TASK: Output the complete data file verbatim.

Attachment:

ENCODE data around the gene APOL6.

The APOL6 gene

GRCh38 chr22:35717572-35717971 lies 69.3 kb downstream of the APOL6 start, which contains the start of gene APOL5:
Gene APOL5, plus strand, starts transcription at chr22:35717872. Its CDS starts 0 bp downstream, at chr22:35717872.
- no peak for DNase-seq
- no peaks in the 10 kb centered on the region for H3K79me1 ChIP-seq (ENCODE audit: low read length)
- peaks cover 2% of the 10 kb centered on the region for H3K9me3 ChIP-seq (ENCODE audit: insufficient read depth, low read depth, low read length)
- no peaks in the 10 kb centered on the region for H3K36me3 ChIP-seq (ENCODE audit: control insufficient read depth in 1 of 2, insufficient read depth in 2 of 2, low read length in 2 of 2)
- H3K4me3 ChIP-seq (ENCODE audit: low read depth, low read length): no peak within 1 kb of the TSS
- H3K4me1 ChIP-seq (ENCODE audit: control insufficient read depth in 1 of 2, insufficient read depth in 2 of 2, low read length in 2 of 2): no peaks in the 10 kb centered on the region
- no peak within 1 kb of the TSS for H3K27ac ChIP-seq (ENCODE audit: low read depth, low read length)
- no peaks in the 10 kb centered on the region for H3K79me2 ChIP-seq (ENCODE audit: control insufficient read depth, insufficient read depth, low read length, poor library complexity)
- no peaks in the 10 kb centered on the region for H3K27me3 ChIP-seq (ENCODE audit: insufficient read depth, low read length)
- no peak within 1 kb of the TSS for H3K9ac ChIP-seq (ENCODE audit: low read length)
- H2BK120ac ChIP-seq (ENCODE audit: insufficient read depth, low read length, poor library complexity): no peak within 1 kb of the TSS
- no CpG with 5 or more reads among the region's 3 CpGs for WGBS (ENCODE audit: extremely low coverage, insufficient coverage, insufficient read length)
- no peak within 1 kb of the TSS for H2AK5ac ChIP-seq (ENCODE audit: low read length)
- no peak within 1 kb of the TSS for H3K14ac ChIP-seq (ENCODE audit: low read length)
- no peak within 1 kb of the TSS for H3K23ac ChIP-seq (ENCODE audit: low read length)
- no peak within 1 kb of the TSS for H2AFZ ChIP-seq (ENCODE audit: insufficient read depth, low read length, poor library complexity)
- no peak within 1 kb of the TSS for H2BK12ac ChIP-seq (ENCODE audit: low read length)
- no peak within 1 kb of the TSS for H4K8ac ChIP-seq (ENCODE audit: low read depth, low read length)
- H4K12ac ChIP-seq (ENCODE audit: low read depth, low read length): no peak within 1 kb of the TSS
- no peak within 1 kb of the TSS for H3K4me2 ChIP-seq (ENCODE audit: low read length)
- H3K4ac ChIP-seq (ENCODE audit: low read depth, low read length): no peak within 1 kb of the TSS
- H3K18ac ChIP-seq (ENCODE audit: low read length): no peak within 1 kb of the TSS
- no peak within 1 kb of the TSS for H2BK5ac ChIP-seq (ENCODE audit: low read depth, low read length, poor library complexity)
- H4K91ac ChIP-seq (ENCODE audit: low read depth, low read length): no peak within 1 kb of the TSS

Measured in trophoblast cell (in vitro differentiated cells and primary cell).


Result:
ENCODE data around the gene APOL6.

The APOL6 gene

GRCh38 chr22:35717572-35717971 lies 69.3 kb downstream of the APOL6 start, which contains the start of gene APOL5:
Gene APOL5, plus strand, starts transcription at chr22:35717872. Its CDS starts 0 bp downstream, at chr22:35717872.
- no peak for DNase-seq
- no peaks in the 10 kb centered on the region for H3K79me1 ChIP-seq (ENCODE audit: low read length)
- peaks cover 2% of the 10 kb centered on the region for H3K9me3 ChIP-seq (ENCODE audit: insufficient read depth, low read depth, low read length)
- no peaks in the 10 kb centered on the region for H3K36me3 ChIP-seq (ENCODE audit: control insufficient read depth in 1 of 2, insufficient read depth in 2 of 2, low read length in 2 of 2)
- H3K4me3 ChIP-seq (ENCODE audit: low read depth, low read length): no peak within 1 kb of the TSS
- H3K4me1 ChIP-seq (ENCODE audit: control insufficient read depth in 1 of 2, insufficient read depth in 2 of 2, low read length in 2 of 2): no peaks in the 10 kb centered on the region
- no peak within 1 kb of the TSS for H3K27ac ChIP-seq (ENCODE audit: low read depth, low read length)
- no peaks in the 10 kb centered on the region for H3K79me2 ChIP-seq (ENCODE audit: control insufficient read depth, insufficient read depth, low read length, poor library complexity)
- no peaks in the 10 kb centered on the region for H3K27me3 ChIP-seq (ENCODE audit: insufficient read depth, low read length)
- no peak within 1 kb of the TSS for H3K9ac ChIP-seq (ENCODE audit: low read length)
- H2BK120ac ChIP-seq (ENCODE audit: insufficient read depth, low read length, poor library complexity): no peak within 1 kb of the TSS
- no CpG with 5 or more reads among the region's 3 CpGs for WGBS (ENCODE audit: extremely low coverage, insufficient coverage, insufficient read length)
- no peak within 1 kb of the TSS for H2AK5ac ChIP-seq (ENCODE audit: low read length)
- no peak within 1 kb of the TSS for H3K14ac ChIP-seq (ENCODE audit: low read length)
- no peak within 1 kb of the TSS for H3K23ac ChIP-seq (ENCODE audit: low read length)
- no peak within 1 kb of the TSS for H2AFZ ChIP-seq (ENCODE audit: insufficient read depth, low read length, poor library complexity)
- no peak within 1 kb of the TSS for H2BK12ac ChIP-seq (ENCODE audit: low read length)
- no peak within 1 kb of the TSS for H4K8ac ChIP-seq (ENCODE audit: low read depth, low read length)
- H4K12ac ChIP-seq (ENCODE audit: low read depth, low read length): no peak within 1 kb of the TSS
- no peak within 1 kb of the TSS for H3K4me2 ChIP-seq (ENCODE audit: low read length)
- H3K4ac ChIP-seq (ENCODE audit: low read depth, low read length): no peak within 1 kb of the TSS
- H3K18ac ChIP-seq (ENCODE audit: low read length): no peak within 1 kb of the TSS
- no peak within 1 kb of the TSS for H2BK5ac ChIP-seq (ENCODE audit: low read depth, low read length, poor library complexity)
- H4K91ac ChIP-seq (ENCODE audit: low read depth, low read length): no peak within 1 kb of the TSS

Measured in trophoblast cell (in vitro differentiated cells and primary cell).